Illustrated by Louisa Cannell.
What, you didn’t know you could join a market research study where you send in your junk mail in exchange for money? Well, now you know. Send in all the crap mail cluttering your entryway, and you'll earn points that you can redeem for a Visa debit card. If only they would also accept our accumulated masses of takeout soy sauce packets in exchange for cash.
Illustrated by Louisa Cannell.
A cautionary tale: My grandma always sends me an adorable animated e-card for my birthday (I know, Gran has high-tech skills). At some point after reading one of these, I clicked the “send a thank-you card in return” option, figuring it was the least I could do after so many years of singing cartoon birthday birds brightening my inbox every July. The e-card company offered me a free month-long trial if I entered my credit card info. Sure! I could cancel anytime! I paid for an unused subscription to singing-bird cards for an entire year. This is not even as tragic a tale as that of my dad’s auto-enroll e-fax service that my mom accidentally kept paying for eight years after he passed away. Moral of the story: If you’re getting emails from them, there’s a chance you gave them your credit card info at some point. Don’t take that chance.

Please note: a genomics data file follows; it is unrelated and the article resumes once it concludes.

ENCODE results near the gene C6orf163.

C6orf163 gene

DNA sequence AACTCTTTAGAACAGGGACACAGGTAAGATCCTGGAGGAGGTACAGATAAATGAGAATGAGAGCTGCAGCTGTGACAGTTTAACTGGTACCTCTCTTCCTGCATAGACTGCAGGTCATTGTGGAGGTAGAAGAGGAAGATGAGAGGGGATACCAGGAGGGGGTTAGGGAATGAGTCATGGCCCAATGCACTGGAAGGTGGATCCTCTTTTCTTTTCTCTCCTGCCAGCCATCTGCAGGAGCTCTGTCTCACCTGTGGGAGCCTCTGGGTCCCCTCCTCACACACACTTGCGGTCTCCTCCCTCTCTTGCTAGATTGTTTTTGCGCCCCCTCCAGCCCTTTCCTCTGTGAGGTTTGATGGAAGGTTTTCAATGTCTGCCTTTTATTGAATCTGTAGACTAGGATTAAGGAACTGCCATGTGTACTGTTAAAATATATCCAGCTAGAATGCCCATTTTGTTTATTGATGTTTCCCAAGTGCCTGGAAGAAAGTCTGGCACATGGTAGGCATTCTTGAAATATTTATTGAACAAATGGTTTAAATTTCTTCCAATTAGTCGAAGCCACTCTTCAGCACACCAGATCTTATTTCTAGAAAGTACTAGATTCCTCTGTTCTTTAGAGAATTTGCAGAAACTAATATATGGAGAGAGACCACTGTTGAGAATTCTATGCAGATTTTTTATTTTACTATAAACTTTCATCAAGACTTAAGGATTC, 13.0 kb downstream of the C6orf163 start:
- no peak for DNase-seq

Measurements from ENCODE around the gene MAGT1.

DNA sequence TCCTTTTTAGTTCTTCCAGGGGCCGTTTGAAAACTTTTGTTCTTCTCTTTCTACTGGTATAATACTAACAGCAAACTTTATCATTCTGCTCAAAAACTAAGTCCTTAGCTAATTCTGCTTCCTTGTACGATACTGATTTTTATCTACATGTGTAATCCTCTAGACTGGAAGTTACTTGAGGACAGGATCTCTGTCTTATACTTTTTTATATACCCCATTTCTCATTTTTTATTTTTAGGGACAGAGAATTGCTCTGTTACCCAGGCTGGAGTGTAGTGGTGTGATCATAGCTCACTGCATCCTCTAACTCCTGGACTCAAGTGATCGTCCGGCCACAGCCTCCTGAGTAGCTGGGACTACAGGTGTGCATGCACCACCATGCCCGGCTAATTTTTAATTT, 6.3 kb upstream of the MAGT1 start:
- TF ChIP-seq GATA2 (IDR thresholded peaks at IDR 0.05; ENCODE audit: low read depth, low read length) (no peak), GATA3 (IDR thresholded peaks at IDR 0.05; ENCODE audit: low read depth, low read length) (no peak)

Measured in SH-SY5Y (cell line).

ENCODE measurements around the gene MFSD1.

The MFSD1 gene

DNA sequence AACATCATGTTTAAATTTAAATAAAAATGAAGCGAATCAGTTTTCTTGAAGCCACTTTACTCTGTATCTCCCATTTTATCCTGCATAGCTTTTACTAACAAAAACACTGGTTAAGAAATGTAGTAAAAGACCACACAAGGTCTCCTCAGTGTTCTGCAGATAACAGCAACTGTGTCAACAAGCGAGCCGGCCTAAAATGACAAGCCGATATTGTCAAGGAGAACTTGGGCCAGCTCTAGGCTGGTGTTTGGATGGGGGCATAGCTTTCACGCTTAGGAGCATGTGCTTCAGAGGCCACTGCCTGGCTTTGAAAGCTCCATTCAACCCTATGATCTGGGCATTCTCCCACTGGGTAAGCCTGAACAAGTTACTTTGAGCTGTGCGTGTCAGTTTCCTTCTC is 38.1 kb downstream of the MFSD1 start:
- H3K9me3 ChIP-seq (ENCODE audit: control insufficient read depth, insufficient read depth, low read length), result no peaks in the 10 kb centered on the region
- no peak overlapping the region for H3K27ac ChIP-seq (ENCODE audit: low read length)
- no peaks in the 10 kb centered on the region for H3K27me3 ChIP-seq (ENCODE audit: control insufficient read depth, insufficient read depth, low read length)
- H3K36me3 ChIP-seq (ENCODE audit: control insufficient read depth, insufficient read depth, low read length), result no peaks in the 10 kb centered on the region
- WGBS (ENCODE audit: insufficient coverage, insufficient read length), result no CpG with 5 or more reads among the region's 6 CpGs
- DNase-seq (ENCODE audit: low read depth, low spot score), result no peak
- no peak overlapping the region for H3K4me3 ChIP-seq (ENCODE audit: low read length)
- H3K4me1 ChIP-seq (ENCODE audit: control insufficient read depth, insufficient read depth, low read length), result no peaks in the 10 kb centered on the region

Illustrated by Louisa Cannell.
This has to be the most fun and satisfying money-saving tip of all. Because why buy a new shampoo when you have 11 tiny half-used shampoo bottles under your bathroom sink? Bonus points for getting out of your comfort zone and actually wearing those Sephora perfume samples — yes, even that one that smells like “sweet gourmands,” whatever that is.
Illustrated by Louisa Cannell.
The way to get the best bang for your bra (or something like that) is to wash it by hand. Bras are already likely to max out at about three years of use, and all that careening around in the washing machine doing hot-water wrestling with your towels is certainly leaving those poor bras exhausted and ready to retire. A sink and a little detergent will go a long way to postpone your next bra purchase.
Illustrated by Louisa Cannell.
We began with the obvious, and so, to the obvious we return. Saving one dollar a day is not a lot. Saving $28 is...kind of a lot! That’s three Chipotle burritos. That’s 10 single-ride MetroCards (although, why you’d buy 10 single rides is beyond me). However you’re planning to use that $28, it’s worth stashing away a bill a day to get there. Better yet: Stick it straight into your savings, just like you did with that $31 from January.